“Qin said China highly values developing good-neighborliness, friendship and cooperation with Afghanistan, and always respects its independence, sovereignty and territorial integrity, the independent choices made by the Afghan people and their religious beliefs and ethnic customs. China does not interfere in Afghanistan's internal affairs, nor does it seek self-interest or a sphere of influence in Afghanistan, he said. Qin said China supports the Afghan interim government in building an inclusive and broad-based political structure, implementing moderate and sound domestic and foreign policies, combating terrorism in all its forms and forging friendly relations with all countries, especially its neighbors.” —
Just a reminder of a few news stories from Afghanistan over the past month or so, which put into perspective what Beijing says when it talks about not interfering in internal affairs but taking care of its interests:
In December, the Taliban government issued a statement suspending all women from attending university, the highest level of education most Afghan girls will be able to attain is grade 6 — the final year of primary school.
In December, there was also an attack targeting the Kabul Longan Hotel, which is popular with visiting Chinese businesspersons. In early January, 8 people were killed and seven arrested following raids on hideouts of the Islamic State militant group in Afghanistan.
Also early in January, the Xinjiang Central Asia Petroleum and Gas Co signed a deal to extract oil from the Amu Darya basin and develop an oil reserve in Afghanistan’s northern Sar-e Pul province.
In mid-January, former Afghan parliamentarian Mursal Nabizada was shot dead in Kabul. NYT’s report on the killing also adds: “Women are now barred from gyms, public parks and high schools; they cannot travel any significant distance without a male relative; and they must cover themselves head to toe in burqas and headpieces in public.”
Xinhua’s report on the chat with Indonesia’s Retno Marsudi says:
“China-Indonesia relations are facing new development opportunities currently, the Chinese diplomat said, adding that he stands ready to work with Marsudi to follow the strategic guidance of the two countries' heads of state to push for a closer and stronger China-Indonesia community with a shared future. China encourages more quality Chinese enterprises to invest and do business in Indonesia, and hopes Indonesia to provide more safety guarantee and policy facilitation, Qin said. For her part, Marsudi said China is an important partner of Indonesia on bilateral and multilateral levels, and Indonesia is looking forward to the development of bilateral ties and will strengthen exchange and cooperation with China. Indonesia attaches great importance to and will try its best to ensure the security of Chinese projects and personnel, said Marsudi, adding that Indonesia welcomes the arrivals of Chinese tourists as early as possible. Indonesia, who holds the ASEAN presidency this year, will be dedicated to promoting the development of ASEAN-China relations and expects continuous support from China, she said.”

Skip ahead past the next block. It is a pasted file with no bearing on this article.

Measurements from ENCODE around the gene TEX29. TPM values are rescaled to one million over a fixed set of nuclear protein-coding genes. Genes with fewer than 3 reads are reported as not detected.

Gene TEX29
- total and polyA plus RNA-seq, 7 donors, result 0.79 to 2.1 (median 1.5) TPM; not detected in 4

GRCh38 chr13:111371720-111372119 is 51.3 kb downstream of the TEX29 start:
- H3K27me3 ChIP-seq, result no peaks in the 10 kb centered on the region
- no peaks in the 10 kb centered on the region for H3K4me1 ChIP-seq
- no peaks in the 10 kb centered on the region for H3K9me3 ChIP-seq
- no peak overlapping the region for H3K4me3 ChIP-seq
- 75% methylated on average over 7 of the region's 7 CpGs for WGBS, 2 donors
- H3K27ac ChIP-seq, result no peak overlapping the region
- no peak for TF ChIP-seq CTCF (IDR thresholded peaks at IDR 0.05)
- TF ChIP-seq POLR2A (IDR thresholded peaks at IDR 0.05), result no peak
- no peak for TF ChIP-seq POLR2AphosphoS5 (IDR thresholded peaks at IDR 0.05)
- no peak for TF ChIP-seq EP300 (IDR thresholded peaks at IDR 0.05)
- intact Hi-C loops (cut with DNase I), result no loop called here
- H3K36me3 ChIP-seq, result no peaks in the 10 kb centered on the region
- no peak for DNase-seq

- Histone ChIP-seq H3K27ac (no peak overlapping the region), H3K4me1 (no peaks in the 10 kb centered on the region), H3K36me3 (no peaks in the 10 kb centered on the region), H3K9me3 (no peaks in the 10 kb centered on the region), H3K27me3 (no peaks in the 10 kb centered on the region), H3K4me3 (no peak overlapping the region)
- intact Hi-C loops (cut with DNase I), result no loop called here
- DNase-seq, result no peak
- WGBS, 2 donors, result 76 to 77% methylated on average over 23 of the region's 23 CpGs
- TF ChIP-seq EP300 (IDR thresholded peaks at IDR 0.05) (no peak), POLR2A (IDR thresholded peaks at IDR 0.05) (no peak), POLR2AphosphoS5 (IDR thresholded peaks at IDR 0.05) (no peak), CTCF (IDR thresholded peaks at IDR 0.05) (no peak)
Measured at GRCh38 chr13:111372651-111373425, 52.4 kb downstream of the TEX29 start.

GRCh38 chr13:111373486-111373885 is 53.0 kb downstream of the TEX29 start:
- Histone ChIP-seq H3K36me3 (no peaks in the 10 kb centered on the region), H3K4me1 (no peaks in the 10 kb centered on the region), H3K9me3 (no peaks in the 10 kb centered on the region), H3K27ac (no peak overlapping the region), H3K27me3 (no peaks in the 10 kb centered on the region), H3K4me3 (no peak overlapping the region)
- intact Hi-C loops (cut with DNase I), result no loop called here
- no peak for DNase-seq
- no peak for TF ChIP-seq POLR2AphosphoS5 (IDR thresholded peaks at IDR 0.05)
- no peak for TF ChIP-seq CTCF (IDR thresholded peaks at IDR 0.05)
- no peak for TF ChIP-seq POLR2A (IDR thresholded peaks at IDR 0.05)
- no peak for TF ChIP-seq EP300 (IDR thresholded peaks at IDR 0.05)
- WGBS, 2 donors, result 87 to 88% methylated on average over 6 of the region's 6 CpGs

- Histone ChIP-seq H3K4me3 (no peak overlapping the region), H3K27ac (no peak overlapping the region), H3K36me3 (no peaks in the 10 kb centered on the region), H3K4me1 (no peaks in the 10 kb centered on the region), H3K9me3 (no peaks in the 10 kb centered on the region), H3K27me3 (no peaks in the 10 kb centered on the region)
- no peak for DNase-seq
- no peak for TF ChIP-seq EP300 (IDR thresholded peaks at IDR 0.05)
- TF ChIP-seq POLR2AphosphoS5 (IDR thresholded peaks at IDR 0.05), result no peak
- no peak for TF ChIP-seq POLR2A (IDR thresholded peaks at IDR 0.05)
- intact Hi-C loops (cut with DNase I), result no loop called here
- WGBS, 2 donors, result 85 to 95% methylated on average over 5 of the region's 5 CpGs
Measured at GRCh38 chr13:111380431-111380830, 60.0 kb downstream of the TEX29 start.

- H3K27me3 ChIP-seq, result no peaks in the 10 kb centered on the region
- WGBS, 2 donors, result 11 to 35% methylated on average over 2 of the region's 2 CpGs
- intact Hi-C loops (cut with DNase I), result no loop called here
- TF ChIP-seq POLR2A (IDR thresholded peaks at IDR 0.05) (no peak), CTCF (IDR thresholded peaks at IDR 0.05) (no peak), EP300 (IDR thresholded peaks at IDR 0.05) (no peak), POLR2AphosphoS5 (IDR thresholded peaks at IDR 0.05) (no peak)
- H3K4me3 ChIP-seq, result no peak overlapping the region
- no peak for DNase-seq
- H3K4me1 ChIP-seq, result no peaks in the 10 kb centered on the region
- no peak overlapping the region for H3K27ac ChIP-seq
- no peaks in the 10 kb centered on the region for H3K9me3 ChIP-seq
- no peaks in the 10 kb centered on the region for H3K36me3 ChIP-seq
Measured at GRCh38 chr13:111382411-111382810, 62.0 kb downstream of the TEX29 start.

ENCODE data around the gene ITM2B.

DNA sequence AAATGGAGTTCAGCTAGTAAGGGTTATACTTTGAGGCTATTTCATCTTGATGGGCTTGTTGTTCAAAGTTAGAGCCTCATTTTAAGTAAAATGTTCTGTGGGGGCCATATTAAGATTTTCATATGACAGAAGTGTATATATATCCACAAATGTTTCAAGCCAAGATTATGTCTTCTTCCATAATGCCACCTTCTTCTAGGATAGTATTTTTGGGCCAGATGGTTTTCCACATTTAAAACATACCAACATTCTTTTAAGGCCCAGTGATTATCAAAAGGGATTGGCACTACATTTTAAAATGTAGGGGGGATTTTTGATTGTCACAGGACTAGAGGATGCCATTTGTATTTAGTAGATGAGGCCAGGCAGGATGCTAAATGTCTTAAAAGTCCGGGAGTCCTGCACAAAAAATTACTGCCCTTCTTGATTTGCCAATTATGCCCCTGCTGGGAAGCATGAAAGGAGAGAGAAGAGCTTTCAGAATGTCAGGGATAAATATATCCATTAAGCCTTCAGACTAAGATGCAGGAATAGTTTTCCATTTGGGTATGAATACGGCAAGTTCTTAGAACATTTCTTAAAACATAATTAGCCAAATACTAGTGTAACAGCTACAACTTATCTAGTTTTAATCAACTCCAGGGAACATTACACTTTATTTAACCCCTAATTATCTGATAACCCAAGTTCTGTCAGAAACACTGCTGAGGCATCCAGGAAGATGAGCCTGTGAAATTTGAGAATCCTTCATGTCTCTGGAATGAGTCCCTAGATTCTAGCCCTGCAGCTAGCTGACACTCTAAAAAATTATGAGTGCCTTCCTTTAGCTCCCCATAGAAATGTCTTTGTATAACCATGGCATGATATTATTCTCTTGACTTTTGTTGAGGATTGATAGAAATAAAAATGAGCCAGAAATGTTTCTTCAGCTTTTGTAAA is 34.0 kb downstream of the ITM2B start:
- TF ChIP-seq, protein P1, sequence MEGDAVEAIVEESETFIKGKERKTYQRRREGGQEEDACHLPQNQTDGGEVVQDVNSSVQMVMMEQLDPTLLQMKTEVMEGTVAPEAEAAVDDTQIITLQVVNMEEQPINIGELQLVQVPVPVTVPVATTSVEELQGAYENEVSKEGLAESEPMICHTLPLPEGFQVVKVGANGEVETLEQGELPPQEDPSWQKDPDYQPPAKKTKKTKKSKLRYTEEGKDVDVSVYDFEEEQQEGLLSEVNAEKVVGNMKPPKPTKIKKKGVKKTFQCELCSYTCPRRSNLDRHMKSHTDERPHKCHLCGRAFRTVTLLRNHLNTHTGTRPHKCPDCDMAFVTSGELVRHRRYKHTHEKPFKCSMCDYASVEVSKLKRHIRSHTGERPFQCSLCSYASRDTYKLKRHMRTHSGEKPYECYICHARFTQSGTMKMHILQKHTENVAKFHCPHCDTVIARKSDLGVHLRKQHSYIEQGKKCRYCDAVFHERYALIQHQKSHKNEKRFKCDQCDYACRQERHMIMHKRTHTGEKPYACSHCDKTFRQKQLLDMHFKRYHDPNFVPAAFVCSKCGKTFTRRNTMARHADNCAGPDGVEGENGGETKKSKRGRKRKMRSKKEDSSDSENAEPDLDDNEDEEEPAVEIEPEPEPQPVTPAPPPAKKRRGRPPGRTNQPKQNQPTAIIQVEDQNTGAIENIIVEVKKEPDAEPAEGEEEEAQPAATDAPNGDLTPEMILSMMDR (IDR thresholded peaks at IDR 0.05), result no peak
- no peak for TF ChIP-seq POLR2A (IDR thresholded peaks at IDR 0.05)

That bit about security is worth noting. It comes amid the death of two workers including a Chinese national after a riot broke out at a nickel smelting plant operated by PT Gunbuster Nickel Industry (GNI), a local unit of China's Jiangsu Delong Nickel Industry. CNA reports that “local employees angry at working conditions and pay held a one-day strike that resulted in clashes with security officers when they tried to enter the premises and set fire to heavy machinery and vehicles.” The Diplomat also has a detailed article on this.
In another development, CNN reported that “Indonesia has deployed a warship to its North Natuna Sea to monitor a Chinese coast guard vessel that has been active in a resource-rich maritime area, the country’s naval chief said on Saturday of an area that both countries claim as their own. Ship tracking data shows the vessel, CCG 5901, has been sailing in the Natuna Sea, particularly near the Tuna Bloc gas field and the Vietnamese Chim Sao oil and gas field since December 30, the Indonesian Ocean Justice Initiative told Reuters. A warship, maritime patrol plane and drone had been deployed to monitor the vessel, Laksamana Muhammad Ali, the chief of the Indonesian navy, told Reuters. “The Chinese vessel has not conducted any suspicious activities,” he said. “However, we need to monitor it as it has been in Indonesia’s exclusive economic zone (EEZ) for some time.”
On this, Collin Koh, a research fellow with the S. Rajaratnam School of International Studies in Singapore, told SCMP that:
“Beijing’s deployment was certainly ‘to send a signal to both Indonesia and Vietnam’. It came as both Jakarta and Hanoi finalised their 12-year negotiation to delimit their overlapping EEZs in the South China Sea, Koh said, noting that the pact was instrumental in facilitating Indonesia’s gas exports to Vietnam, under a deal agreed upon in 2017. ‘So this development might have come across as rather disconcerting to Beijing, which has counted on intra-Asean divisions and fissures to prevent the emergence of a united front,’ Koh said.